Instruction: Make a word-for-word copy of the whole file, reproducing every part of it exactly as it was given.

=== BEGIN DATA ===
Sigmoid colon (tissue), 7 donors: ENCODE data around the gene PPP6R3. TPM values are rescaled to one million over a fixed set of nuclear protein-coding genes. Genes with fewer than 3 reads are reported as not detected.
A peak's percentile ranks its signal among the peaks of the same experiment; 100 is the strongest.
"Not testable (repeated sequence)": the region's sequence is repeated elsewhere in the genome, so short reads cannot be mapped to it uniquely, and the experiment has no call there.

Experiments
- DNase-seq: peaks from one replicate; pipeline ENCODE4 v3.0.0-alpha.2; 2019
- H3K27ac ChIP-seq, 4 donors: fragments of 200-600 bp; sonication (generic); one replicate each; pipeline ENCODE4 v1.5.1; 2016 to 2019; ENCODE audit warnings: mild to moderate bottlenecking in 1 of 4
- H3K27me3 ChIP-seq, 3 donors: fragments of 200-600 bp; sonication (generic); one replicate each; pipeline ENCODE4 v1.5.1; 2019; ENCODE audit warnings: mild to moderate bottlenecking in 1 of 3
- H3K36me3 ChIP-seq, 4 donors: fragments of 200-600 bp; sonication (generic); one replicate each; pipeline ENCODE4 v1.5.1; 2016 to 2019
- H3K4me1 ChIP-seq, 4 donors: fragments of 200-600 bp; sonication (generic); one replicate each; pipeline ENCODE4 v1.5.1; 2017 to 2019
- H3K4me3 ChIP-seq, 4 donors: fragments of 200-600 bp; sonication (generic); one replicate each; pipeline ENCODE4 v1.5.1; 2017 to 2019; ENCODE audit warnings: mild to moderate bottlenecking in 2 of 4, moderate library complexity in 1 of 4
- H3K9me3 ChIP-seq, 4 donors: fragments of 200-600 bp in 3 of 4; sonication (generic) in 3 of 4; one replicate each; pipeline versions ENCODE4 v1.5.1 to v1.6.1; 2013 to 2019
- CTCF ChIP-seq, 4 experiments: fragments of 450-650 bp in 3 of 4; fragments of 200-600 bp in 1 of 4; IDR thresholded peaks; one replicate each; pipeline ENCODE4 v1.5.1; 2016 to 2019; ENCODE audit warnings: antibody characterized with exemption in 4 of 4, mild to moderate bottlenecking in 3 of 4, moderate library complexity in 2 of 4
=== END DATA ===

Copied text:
Sigmoid colon (tissue), 7 donors: ENCODE data around the gene PPP6R3. TPM values are rescaled to one million over a fixed set of nuclear protein-coding genes. Genes with fewer than 3 reads are reported as not detected.
A peak's percentile ranks its signal among the peaks of the same experiment; 100 is the strongest.
"Not testable (repeated sequence)": the region's sequence is repeated elsewhere in the genome, so short reads cannot be mapped to it uniquely, and the experiment has no call there.

Experiments
- DNase-seq: peaks from one replicate; pipeline ENCODE4 v3.0.0-alpha.2; 2019
- H3K27ac ChIP-seq, 4 donors: fragments of 200-600 bp; sonication (generic); one replicate each; pipeline ENCODE4 v1.5.1; 2016 to 2019; ENCODE audit warnings: mild to moderate bottlenecking in 1 of 4
- H3K27me3 ChIP-seq, 3 donors: fragments of 200-600 bp; sonication (generic); one replicate each; pipeline ENCODE4 v1.5.1; 2019; ENCODE audit warnings: mild to moderate bottlenecking in 1 of 3
- H3K36me3 ChIP-seq, 4 donors: fragments of 200-600 bp; sonication (generic); one replicate each; pipeline ENCODE4 v1.5.1; 2016 to 2019
- H3K4me1 ChIP-seq, 4 donors: fragments of 200-600 bp; sonication (generic); one replicate each; pipeline ENCODE4 v1.5.1; 2017 to 2019
- H3K4me3 ChIP-seq, 4 donors: fragments of 200-600 bp; sonication (generic); one replicate each; pipeline ENCODE4 v1.5.1; 2017 to 2019; ENCODE audit warnings: mild to moderate bottlenecking in 2 of 4, moderate library complexity in 1 of 4
- H3K9me3 ChIP-seq, 4 donors: fragments of 200-600 bp in 3 of 4; sonication (generic) in 3 of 4; one replicate each; pipeline versions ENCODE4 v1.5.1 to v1.6.1; 2013 to 2019
- CTCF ChIP-seq, 4 experiments: fragments of 450-650 bp in 3 of 4; fragments of 200-600 bp in 1 of 4; IDR thresholded peaks; one replicate each; pipeline ENCODE4 v1.5.1; 2016 to 2019; ENCODE audit warnings: antibody characterized with exemption in 4 of 4, mild to moderate bottlenecking in 3 of 4, moderate library complexity in 2 of 4